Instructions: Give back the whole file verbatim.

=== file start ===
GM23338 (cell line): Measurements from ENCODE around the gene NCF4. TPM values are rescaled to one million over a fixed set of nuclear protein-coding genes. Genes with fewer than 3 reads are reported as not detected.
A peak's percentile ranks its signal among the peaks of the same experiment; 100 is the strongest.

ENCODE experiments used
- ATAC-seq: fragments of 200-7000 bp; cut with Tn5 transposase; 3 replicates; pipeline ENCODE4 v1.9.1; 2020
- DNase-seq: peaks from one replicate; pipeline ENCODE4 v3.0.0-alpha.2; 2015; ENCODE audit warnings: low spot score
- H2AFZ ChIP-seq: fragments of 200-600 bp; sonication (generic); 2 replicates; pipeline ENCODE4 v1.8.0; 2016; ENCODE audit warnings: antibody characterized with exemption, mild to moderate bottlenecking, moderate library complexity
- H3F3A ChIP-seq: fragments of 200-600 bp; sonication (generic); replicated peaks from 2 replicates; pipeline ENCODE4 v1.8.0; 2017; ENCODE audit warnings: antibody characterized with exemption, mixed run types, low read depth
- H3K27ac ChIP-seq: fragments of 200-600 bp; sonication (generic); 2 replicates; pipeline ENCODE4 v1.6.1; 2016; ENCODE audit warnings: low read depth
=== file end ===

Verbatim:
GM23338 (cell line): Measurements from ENCODE around the gene NCF4. TPM values are rescaled to one million over a fixed set of nuclear protein-coding genes. Genes with fewer than 3 reads are reported as not detected.
A peak's percentile ranks its signal among the peaks of the same experiment; 100 is the strongest.

ENCODE experiments used
- ATAC-seq: fragments of 200-7000 bp; cut with Tn5 transposase; 3 replicates; pipeline ENCODE4 v1.9.1; 2020
- DNase-seq: peaks from one replicate; pipeline ENCODE4 v3.0.0-alpha.2; 2015; ENCODE audit warnings: low spot score
- H2AFZ ChIP-seq: fragments of 200-600 bp; sonication (generic); 2 replicates; pipeline ENCODE4 v1.8.0; 2016; ENCODE audit warnings: antibody characterized with exemption, mild to moderate bottlenecking, moderate library complexity
- H3F3A ChIP-seq: fragments of 200-600 bp; sonication (generic); replicated peaks from 2 replicates; pipeline ENCODE4 v1.8.0; 2017; ENCODE audit warnings: antibody characterized with exemption, mixed run types, low read depth
- H3K27ac ChIP-seq: fragments of 200-600 bp; sonication (generic); 2 replicates; pipeline ENCODE4 v1.6.1; 2016; ENCODE audit warnings: low read depth